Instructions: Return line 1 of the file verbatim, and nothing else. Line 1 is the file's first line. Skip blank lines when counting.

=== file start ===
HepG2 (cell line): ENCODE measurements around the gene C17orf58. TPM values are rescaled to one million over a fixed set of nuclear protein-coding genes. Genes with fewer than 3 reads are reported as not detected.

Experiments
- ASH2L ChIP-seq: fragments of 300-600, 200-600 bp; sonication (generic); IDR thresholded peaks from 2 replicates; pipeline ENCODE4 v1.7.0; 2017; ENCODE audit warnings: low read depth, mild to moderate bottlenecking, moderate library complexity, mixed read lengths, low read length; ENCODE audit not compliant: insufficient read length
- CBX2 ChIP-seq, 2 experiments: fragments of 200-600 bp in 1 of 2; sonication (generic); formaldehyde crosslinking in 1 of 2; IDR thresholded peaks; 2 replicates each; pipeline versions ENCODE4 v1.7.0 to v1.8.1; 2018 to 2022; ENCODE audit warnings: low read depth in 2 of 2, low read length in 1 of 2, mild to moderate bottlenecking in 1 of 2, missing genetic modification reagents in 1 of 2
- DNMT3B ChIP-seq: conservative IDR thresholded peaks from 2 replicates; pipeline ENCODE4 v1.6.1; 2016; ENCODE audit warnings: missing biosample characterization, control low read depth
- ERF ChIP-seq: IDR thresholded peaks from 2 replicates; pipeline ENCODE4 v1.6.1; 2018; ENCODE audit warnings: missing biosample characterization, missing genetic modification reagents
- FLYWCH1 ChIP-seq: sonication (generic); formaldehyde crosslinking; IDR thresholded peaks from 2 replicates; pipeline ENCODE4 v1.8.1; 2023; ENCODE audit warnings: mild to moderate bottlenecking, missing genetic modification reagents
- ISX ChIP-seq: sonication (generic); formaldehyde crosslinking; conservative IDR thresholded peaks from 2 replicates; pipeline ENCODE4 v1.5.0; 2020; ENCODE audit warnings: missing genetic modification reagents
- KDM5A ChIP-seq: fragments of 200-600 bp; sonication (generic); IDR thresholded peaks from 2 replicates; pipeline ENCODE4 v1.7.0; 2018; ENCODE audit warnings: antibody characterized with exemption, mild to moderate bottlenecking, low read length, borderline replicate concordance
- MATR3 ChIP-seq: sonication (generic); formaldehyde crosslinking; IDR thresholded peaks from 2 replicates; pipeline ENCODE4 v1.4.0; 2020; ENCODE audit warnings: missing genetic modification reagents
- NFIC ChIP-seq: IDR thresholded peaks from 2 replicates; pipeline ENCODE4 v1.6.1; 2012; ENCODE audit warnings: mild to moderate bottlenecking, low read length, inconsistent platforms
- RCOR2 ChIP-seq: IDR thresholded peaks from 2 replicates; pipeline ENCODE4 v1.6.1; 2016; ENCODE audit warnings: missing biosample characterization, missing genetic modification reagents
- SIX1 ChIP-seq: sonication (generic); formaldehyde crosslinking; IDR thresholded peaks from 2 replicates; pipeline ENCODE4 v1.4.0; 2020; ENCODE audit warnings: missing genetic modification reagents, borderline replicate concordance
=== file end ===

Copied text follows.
HepG2 (cell line): ENCODE measurements around the gene C17orf58. TPM values are rescaled to one million over a fixed set of nuclear protein-coding genes. Genes with fewer than 3 reads are reported as not detected.